Among the many candidates for genome sequencing, what makes Neurospora stand out? Most importantly for comparative biology, Neurospora species are characterized by genetic and reproductive isolation, and phylogenetic relationships among the species are well supported with carefully estimated divergence times. It is clear from studies of yeast, worms, and primates that comparative genomics is most effective when one has access to several genomes with a range of divergence times. With the addition of the two Neurospora species to be sequenced in this project, N. discreta and N. tetrasperma, it will be possible to make comparisons across a span from 80 million years ago (MYA) to 3 MYA. The possible comparisons parallel those between primate and rodent, Caenorhabditis elegans and C. briggsae (75-100 MYA), mouse and rat, (25-33 MYA), yeast species (10-30 MYA), or chimp and human (5 MYA). The Neurospora comparisons (3 MYA) extend further through time than existing systems, which will permit comparison of more rapidly evolving regions. The completion of this project will create an environment for genomic comparative biology that will be unsurpassed for studies of genome evolution.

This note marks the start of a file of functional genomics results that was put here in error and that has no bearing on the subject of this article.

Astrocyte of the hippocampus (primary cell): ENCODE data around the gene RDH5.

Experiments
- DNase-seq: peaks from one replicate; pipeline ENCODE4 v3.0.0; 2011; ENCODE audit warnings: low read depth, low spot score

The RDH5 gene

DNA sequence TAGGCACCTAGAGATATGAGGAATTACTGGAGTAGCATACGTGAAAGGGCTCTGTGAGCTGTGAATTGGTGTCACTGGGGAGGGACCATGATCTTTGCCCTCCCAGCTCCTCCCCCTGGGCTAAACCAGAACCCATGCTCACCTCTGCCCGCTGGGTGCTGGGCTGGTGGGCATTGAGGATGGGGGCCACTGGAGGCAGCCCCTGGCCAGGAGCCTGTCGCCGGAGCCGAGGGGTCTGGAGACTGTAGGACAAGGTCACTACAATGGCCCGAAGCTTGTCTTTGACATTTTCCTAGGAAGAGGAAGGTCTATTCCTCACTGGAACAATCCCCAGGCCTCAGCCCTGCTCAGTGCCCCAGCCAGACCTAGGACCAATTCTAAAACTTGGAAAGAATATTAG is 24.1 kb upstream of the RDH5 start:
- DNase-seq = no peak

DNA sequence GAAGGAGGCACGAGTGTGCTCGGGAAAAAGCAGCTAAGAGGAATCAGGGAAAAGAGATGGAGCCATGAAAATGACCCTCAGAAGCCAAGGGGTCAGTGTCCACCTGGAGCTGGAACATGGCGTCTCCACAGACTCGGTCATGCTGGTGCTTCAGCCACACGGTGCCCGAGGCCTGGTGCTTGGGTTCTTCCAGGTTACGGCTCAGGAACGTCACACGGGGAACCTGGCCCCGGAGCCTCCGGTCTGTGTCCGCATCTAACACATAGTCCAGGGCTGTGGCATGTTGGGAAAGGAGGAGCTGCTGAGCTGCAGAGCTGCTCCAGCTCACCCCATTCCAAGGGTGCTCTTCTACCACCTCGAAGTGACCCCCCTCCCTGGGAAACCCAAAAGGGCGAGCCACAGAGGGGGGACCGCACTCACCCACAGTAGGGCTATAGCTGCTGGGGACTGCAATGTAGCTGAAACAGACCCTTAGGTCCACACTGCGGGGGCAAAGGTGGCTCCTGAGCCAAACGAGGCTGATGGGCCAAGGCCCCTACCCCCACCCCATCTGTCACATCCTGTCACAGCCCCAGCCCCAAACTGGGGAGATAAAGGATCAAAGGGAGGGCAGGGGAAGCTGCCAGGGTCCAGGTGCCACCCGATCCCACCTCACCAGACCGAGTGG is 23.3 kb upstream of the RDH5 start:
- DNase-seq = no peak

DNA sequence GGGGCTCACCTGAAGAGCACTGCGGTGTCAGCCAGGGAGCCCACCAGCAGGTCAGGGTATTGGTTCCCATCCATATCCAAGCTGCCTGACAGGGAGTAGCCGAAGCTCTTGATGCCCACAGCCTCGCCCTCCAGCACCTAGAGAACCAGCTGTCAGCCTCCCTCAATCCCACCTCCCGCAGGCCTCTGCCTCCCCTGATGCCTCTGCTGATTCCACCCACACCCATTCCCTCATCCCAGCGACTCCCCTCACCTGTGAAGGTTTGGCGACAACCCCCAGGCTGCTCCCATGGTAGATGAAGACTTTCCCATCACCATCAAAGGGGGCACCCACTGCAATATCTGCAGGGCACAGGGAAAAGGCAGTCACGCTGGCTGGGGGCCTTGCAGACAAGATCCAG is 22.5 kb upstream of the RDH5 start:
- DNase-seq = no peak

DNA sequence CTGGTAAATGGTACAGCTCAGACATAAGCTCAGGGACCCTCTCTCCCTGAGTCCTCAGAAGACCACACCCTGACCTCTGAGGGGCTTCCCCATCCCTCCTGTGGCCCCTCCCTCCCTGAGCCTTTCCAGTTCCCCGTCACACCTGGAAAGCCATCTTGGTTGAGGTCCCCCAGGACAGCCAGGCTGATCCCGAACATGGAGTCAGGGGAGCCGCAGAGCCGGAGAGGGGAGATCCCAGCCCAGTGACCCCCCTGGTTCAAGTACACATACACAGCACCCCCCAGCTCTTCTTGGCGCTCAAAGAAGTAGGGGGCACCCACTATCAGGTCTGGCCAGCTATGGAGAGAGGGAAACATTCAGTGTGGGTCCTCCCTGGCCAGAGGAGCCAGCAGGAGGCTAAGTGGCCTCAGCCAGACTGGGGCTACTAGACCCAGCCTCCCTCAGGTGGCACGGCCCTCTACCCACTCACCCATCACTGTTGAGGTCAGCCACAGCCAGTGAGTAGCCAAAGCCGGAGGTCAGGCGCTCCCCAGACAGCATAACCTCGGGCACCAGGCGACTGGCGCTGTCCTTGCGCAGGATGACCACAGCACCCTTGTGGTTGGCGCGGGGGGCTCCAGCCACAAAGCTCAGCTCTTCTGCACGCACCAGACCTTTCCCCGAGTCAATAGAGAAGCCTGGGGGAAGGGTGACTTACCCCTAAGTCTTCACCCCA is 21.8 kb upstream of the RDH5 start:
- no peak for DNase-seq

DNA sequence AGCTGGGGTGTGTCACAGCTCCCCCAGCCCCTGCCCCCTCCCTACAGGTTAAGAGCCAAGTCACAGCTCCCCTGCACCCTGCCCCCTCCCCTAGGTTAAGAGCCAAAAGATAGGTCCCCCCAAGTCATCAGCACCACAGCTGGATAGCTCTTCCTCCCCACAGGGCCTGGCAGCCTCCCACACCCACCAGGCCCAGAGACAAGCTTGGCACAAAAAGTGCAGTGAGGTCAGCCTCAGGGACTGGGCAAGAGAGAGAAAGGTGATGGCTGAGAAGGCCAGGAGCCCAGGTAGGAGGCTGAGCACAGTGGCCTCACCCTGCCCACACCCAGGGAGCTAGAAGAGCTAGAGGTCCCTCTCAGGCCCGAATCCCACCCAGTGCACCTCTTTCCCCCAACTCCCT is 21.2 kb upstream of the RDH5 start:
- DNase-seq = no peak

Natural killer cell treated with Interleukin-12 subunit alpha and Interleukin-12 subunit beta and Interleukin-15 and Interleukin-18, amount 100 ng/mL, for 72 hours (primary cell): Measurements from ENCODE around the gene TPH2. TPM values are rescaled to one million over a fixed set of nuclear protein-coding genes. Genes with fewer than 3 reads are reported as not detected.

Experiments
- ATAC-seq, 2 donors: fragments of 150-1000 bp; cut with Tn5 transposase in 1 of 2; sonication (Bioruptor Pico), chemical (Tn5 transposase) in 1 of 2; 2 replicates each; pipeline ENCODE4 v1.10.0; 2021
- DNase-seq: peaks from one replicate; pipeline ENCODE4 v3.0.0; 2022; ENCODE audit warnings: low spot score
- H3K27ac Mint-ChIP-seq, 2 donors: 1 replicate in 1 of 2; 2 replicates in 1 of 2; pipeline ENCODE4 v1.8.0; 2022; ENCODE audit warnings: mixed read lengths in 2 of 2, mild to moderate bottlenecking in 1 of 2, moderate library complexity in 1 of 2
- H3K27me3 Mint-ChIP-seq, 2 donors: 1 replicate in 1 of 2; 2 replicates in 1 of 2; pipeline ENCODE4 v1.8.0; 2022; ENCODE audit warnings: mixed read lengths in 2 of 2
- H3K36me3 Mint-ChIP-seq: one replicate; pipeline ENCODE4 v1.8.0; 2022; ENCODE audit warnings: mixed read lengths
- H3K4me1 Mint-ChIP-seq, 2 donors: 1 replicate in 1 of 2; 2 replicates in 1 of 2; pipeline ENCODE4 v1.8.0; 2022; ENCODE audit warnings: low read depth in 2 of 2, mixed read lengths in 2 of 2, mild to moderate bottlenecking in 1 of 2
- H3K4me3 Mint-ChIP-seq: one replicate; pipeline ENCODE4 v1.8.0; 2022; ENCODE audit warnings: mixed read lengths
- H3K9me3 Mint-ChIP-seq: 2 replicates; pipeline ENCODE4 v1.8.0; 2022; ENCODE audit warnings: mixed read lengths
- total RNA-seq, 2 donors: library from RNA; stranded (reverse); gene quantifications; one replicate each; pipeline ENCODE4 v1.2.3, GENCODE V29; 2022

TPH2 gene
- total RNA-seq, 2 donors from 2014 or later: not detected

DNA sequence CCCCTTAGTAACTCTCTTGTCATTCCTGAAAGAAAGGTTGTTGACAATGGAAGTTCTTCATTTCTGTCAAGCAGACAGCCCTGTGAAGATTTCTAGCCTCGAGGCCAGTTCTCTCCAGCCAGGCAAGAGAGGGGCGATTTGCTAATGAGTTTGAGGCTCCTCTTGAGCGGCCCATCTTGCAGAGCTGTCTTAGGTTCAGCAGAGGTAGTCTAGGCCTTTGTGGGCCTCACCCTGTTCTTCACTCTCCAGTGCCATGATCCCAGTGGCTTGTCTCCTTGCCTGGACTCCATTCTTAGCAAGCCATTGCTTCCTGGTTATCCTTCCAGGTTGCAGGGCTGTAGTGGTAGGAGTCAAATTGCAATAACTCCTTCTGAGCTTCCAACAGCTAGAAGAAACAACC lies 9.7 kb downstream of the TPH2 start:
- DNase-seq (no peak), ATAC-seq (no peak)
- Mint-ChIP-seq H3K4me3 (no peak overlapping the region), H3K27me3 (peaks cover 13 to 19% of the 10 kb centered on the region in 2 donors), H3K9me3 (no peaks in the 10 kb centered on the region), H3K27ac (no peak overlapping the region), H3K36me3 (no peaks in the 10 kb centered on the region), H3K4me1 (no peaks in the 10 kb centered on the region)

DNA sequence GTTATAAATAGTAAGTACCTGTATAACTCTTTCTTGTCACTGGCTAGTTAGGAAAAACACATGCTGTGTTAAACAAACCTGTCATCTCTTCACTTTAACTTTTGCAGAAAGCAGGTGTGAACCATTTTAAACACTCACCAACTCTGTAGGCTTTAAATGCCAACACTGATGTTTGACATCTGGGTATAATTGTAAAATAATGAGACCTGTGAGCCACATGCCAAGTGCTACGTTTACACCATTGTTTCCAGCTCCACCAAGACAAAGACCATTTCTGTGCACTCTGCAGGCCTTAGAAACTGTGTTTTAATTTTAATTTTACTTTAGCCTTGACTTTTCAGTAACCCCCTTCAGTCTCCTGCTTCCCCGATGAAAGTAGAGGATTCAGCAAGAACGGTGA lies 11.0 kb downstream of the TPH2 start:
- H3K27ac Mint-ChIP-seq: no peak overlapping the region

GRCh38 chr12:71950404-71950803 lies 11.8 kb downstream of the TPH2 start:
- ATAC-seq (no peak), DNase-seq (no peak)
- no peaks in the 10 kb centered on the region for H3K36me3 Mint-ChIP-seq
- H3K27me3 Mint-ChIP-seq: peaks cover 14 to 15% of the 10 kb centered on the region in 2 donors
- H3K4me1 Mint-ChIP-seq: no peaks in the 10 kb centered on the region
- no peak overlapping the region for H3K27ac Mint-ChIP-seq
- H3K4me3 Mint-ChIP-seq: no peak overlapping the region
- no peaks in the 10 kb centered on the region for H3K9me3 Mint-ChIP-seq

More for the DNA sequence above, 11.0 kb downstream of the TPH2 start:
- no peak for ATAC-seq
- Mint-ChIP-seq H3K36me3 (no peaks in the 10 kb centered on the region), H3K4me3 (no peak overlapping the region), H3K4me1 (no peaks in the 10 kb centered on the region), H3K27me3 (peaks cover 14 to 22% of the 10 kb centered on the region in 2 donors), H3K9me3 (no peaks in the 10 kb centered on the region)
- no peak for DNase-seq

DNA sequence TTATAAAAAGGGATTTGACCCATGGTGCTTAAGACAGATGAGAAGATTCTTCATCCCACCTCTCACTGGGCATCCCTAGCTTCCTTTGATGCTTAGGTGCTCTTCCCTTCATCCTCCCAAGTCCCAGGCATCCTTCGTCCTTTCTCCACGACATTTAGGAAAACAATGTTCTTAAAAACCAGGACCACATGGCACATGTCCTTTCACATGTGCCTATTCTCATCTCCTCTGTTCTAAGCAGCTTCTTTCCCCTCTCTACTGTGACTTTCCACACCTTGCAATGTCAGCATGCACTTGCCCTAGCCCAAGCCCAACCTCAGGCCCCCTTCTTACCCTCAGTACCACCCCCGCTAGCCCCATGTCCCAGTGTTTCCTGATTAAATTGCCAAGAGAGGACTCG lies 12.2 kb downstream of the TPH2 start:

The physical attributes and growth habit of Neurospora make it favorable for population genetics and ecology. Individuals are macroscopic and easily found in nature. They grow rapidly, and they are large enough to provide protein or RNA for proteomics or transcription profiling, which would be extremely difficult with microscopic, single-celled microbes such as yeasts or bacteria. Neurospora is a member of the Pezizomycotina, home to the largest group of plant pathogenic fungi. To take one example, plant pathogens make many polyketides, and some of them are virulence factors; N. crassa has seven polyketide synthase genes, whereas yeasts have none. As a model for genome evolution in pathogenic fungi, Neurospora is a much better model than yeast. Neurospora also has been the subject of research on lignin biodegradation and, given the range of genetics possible with Neurospora, it is an excellent system in which to study the genetics of the regulation of lignin biodegradation.
Principal Investigators: John W. Taylor and N. Louise Glass (Univ. of California, Berkeley), David J. Jacobson (Stanford Univ.), and Donald O. Natvig (Univ. of New Mexico).